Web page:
“At the end of the second world war people dreamt on a grand scale. They dreamt of creating a world order that would deliver peace and security and justice. And they created things towards that end [like] the United Nations.

“They created conventions to protect the rights of people, so they couldn’t be stateless, to protect refugees, because we’d seen what the war did in dislocating people and how people fleeing war and conflict – we see it now in Syria – need protections.

“The creation of the Universal Declaration of Human Rights. The creation internal of the Council of Europe and then the European Union and of the European Convention of Human Rights.

“Now of course the challenge to us today is to reform and develop some of those institutions which were developed way back then because institutions do need to evolve and need to be shifted and changed. That is where our duties and responsibilities lie. [Those institutions] shouldn’t be weakened … we should be seeking to strengthen them and the ties that are necessary. We need to deal with the strengthening of international law not the diminishment of it.”

On Brexit:

“I’ll not pretend to you that the referendum result did anything but cause me deep sadness … and it’s not that I do not have my criticisms of the European Union. But I still believe in the dream.

“For me it was about not just trading together with our close neighbours and doing so in ways that were ethical and where standards were right … but it was also about peace and solidarity across borders and mutuality and a coalition of values in the larger goal of creating a world of peace and justice, to be an entity within that bigger whole.

“By being part of a trading bloc we do commerce together, one to the other, but in a community – with strength in our numbers – we trade with the world. In doing that we set standards … What are your supply chains? Are you employing children in your sources? Is there lead in your paint? Are your pharmaceuticals contaminated so they’re likely to lead to thalidomide? It’s about setting standards in the way that we do business and we do projects together …

“I think we’re making a grave mistake and it lies in the face of what is needed in a world which is, in many respects, in crisis. Going it alone seems like a retreat to me. Some wanted this for a very long time and I think that some of those harbour nostalgic ideas of a Britain of old, of a United Kingdom as it once was unaware that the world has changed. Others are ideologues who believe absolutely in untrammelled free markets and resile from any significant regulation of trading.”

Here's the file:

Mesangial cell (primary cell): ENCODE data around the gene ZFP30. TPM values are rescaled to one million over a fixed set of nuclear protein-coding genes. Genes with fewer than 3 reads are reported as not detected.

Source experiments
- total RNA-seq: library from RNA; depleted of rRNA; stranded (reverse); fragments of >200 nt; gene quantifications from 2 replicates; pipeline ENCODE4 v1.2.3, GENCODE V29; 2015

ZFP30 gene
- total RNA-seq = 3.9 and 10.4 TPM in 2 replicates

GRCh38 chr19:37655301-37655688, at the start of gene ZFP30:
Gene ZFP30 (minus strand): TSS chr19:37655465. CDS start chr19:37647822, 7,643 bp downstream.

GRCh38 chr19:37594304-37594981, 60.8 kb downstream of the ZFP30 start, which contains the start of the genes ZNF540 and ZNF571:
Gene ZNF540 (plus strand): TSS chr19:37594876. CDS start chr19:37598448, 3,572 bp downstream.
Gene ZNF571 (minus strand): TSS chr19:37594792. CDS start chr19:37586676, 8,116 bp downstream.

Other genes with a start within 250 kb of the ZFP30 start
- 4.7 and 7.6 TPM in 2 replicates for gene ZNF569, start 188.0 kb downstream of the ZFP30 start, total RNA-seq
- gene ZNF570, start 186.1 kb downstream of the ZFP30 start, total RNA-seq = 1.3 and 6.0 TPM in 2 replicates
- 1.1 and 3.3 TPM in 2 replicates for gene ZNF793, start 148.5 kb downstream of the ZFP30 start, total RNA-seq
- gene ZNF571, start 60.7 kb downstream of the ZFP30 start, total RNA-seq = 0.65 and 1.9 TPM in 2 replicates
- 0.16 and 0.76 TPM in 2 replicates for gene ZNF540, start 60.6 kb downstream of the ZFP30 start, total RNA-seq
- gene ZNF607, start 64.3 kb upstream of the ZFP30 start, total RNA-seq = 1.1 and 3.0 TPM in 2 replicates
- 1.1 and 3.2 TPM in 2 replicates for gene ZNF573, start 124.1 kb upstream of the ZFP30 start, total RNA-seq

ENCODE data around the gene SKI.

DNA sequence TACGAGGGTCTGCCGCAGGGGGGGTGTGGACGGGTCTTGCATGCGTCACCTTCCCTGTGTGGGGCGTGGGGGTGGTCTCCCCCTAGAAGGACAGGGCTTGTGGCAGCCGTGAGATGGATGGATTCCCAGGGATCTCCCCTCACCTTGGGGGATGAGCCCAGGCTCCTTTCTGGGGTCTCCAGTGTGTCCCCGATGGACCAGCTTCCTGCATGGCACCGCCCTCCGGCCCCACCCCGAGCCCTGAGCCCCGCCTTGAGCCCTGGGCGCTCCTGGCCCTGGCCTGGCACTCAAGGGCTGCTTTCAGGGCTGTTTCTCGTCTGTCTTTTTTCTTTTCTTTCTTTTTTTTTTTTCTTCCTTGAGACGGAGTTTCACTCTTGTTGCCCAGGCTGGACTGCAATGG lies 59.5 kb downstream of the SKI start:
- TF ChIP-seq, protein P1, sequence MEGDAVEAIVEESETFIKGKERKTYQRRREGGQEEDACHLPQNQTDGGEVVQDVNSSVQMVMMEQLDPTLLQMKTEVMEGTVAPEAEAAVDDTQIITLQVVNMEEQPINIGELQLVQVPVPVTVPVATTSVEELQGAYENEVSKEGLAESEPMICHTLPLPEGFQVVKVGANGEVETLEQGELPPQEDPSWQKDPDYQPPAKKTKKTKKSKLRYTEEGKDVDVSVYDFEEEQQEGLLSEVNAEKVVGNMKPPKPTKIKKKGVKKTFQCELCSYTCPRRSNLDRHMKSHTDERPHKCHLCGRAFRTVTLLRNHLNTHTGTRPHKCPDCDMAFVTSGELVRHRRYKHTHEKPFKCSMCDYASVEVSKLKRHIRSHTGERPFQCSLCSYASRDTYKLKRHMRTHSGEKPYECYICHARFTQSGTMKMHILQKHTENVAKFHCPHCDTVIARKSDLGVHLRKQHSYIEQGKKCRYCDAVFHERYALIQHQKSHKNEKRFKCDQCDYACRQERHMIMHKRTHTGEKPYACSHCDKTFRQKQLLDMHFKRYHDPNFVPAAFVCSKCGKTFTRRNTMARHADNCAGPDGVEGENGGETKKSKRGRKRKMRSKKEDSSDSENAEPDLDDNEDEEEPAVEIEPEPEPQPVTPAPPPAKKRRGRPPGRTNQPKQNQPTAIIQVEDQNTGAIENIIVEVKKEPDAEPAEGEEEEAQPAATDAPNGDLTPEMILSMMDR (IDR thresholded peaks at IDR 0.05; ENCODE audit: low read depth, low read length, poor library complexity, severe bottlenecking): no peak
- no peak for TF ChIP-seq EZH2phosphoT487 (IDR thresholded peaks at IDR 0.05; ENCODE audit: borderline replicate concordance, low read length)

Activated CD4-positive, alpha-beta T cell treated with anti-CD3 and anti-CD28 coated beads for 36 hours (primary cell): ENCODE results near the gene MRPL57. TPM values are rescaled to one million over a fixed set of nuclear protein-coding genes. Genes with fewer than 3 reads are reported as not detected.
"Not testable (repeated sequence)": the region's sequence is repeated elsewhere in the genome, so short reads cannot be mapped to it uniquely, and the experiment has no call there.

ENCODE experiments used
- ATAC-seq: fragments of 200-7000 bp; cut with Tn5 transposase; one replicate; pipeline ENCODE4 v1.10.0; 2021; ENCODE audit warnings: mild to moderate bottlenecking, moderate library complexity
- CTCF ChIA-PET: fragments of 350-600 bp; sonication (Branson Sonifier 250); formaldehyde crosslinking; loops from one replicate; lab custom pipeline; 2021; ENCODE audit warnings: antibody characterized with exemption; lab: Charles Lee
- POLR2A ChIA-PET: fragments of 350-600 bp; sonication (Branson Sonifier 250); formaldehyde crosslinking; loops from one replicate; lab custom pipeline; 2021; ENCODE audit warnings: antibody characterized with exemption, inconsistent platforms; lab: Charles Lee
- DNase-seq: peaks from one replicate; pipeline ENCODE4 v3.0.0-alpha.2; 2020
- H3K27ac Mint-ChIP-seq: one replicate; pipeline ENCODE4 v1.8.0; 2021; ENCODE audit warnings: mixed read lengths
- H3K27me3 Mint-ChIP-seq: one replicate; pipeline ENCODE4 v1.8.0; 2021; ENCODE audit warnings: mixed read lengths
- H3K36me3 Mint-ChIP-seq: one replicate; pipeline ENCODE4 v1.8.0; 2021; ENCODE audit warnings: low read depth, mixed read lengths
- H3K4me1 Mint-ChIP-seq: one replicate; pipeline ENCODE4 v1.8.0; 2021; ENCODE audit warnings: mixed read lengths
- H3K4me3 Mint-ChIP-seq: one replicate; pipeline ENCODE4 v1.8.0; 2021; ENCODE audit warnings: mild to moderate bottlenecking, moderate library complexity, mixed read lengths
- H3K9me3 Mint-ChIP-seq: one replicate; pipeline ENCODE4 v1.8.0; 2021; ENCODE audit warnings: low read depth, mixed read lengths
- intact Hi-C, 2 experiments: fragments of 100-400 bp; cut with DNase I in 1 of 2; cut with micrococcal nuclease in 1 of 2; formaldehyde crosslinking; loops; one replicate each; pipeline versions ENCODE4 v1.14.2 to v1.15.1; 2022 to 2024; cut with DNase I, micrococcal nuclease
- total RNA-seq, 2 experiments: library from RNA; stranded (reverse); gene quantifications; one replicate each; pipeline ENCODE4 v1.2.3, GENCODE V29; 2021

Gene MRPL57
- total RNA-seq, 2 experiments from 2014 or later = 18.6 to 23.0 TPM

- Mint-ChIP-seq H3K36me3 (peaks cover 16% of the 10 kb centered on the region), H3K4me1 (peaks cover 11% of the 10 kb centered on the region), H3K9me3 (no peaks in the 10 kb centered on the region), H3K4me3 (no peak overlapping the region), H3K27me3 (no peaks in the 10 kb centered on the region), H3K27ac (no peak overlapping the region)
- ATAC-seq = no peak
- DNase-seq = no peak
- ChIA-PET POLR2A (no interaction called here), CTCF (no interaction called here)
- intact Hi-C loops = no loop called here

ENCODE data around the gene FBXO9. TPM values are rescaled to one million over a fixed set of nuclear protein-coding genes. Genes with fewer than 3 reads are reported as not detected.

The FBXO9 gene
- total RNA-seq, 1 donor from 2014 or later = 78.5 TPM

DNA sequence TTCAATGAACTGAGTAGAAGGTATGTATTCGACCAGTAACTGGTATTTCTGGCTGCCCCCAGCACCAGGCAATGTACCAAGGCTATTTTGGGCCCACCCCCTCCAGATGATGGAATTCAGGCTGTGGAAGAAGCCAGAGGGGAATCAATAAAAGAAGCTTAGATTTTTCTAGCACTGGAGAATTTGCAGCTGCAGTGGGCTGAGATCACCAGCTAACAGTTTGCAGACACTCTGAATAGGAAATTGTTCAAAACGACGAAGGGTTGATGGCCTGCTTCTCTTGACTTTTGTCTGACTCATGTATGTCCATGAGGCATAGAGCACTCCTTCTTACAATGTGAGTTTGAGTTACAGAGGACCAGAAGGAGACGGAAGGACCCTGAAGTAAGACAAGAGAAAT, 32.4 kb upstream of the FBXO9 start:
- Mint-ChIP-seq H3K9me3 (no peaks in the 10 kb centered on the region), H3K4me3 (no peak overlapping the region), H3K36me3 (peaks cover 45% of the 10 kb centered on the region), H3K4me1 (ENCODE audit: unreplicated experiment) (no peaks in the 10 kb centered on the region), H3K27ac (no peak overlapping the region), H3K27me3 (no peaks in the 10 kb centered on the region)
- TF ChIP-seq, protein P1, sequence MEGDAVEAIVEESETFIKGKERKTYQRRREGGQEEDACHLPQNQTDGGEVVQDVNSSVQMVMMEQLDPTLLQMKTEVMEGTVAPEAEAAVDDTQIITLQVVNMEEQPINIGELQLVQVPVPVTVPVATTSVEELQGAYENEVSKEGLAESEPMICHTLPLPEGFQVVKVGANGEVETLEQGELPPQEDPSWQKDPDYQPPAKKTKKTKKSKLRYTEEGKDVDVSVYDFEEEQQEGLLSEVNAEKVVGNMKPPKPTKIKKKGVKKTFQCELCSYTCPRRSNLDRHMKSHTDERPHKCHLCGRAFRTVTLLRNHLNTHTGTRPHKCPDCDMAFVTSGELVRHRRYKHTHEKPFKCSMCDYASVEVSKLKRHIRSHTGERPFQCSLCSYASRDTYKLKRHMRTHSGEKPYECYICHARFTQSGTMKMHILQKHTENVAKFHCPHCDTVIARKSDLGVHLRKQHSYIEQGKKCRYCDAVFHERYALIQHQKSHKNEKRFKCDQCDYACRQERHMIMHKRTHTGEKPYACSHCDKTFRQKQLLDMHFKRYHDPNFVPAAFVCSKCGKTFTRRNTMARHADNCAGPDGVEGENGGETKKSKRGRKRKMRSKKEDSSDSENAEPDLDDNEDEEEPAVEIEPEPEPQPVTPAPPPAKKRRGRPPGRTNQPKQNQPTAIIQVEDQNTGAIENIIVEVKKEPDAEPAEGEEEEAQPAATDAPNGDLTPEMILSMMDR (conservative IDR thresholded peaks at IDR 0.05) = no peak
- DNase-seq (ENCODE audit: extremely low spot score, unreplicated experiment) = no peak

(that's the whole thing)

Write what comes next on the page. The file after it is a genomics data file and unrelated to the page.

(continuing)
Kennedy associated the crisis in the economy with a crisis in civilisation.

“The global economic crisis of 2008 is still having huge reverberations on the lives of people. The crisis affecting our economy is in fact the crisis of our civilisation. The values that we hold dear are the very same values that brought us to this point.

“The meltdown in our economy is a harsh symbol to me of the meltdown in some of our values. It’s as if our house is on fire and the flames are coming through the second-floor windows and we thing that that’s where the fire is raging but in fact the fire’s raging somewhere else.

“The economic crisis is a symptom of things that have gone wrong in our cultures which are increasingly about individualism which has been raised now to a religion. And the idea that somehow appearance matters more than substance. Success seems to justify greed. And greed justifies indifference to our fellow human beings.

“We thought that our actions only affected our own sphere, but with globalisation the consequences are felt much further afield. We saw appalling financial decisions made in the United States, but also made here, and they’ve had a domino effect down through our communities. And that’s why it’s necessary to have a fundamental rethink about the prevailing neoliberal economic model.

“The most important thing to know is that we are more connected than we ever suspected before. A visible and invisible mesh links economies and cultures around the world. And we took the success of our economy as proof of the rightness of its underlying philosophy. And that underlying philosophy was of course that the state should be smaller, that the state shouldn’t be looking after those who might need help at times of joblessness, at times of age, at times of sickness, at times when things are not going well.